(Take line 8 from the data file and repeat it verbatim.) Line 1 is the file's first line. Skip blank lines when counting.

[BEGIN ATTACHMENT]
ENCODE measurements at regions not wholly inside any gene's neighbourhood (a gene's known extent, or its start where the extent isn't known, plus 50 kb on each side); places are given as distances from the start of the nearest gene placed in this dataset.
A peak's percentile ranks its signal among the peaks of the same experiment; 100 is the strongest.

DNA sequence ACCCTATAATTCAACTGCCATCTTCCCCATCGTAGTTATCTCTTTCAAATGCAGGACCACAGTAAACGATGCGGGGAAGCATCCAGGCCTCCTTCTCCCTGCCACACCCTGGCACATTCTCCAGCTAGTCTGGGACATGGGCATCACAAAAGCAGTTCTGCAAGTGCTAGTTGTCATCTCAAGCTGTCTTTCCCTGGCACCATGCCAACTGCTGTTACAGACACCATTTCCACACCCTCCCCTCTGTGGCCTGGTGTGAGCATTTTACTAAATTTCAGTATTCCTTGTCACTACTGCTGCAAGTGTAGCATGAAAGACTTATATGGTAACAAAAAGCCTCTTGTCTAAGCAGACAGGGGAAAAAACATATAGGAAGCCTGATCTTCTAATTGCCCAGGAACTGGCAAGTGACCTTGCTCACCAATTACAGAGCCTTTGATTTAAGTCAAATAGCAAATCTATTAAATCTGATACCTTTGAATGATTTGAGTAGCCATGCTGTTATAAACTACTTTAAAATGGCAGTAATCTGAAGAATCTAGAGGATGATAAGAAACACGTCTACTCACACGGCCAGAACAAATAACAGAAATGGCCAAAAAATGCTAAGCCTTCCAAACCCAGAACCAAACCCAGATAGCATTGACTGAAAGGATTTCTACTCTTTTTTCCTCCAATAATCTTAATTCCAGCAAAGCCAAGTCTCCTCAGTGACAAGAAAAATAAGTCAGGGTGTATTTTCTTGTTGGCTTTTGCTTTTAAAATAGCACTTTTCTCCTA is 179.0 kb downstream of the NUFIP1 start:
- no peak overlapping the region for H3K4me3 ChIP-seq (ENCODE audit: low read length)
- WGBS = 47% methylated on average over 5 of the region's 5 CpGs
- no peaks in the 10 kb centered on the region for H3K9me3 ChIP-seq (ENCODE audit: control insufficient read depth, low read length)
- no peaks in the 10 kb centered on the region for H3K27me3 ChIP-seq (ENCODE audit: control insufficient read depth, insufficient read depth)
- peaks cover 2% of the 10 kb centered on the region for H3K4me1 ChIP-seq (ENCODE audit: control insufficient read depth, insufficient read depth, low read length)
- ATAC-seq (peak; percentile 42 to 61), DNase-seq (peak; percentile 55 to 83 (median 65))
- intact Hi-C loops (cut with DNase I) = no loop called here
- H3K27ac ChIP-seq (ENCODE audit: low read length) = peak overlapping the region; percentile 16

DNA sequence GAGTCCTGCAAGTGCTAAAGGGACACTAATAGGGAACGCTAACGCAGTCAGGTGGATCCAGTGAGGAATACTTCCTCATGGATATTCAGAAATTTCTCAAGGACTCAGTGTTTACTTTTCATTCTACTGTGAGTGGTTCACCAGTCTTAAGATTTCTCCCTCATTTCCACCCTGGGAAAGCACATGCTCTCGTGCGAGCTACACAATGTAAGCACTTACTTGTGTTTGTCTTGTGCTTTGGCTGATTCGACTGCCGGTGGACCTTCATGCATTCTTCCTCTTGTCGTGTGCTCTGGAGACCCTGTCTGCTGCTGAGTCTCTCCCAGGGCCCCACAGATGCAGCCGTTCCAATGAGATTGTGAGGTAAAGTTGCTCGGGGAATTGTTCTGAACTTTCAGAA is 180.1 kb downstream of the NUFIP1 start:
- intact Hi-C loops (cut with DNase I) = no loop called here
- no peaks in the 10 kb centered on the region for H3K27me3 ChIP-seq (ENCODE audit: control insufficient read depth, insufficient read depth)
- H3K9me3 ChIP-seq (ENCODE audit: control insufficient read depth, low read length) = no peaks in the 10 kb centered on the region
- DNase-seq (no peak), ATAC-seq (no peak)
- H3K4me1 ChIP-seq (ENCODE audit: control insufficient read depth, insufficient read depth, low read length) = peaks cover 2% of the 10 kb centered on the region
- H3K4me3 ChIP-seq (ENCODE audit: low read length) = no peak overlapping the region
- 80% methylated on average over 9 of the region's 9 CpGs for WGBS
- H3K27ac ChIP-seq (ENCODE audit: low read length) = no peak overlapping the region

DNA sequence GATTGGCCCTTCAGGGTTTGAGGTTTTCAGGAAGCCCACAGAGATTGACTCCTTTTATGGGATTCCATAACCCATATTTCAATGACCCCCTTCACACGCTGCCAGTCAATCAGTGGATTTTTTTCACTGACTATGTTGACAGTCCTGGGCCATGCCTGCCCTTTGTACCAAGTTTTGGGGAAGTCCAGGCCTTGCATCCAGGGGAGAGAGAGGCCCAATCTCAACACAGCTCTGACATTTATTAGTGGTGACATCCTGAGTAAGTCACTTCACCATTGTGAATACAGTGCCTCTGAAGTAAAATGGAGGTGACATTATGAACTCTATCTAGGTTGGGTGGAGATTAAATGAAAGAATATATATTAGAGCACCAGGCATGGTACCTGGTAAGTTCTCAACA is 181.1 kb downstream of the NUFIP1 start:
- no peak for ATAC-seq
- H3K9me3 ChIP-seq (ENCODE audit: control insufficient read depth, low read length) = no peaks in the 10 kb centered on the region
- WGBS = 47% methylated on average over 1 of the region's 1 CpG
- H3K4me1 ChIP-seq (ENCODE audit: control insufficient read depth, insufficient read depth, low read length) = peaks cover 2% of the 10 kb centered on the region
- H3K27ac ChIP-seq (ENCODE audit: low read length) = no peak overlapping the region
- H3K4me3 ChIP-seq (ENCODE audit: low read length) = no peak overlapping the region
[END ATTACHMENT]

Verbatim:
- peaks cover 2% of the 10 kb centered on the region for H3K4me1 ChIP-seq (ENCODE audit: control insufficient read depth, insufficient read depth, low read length)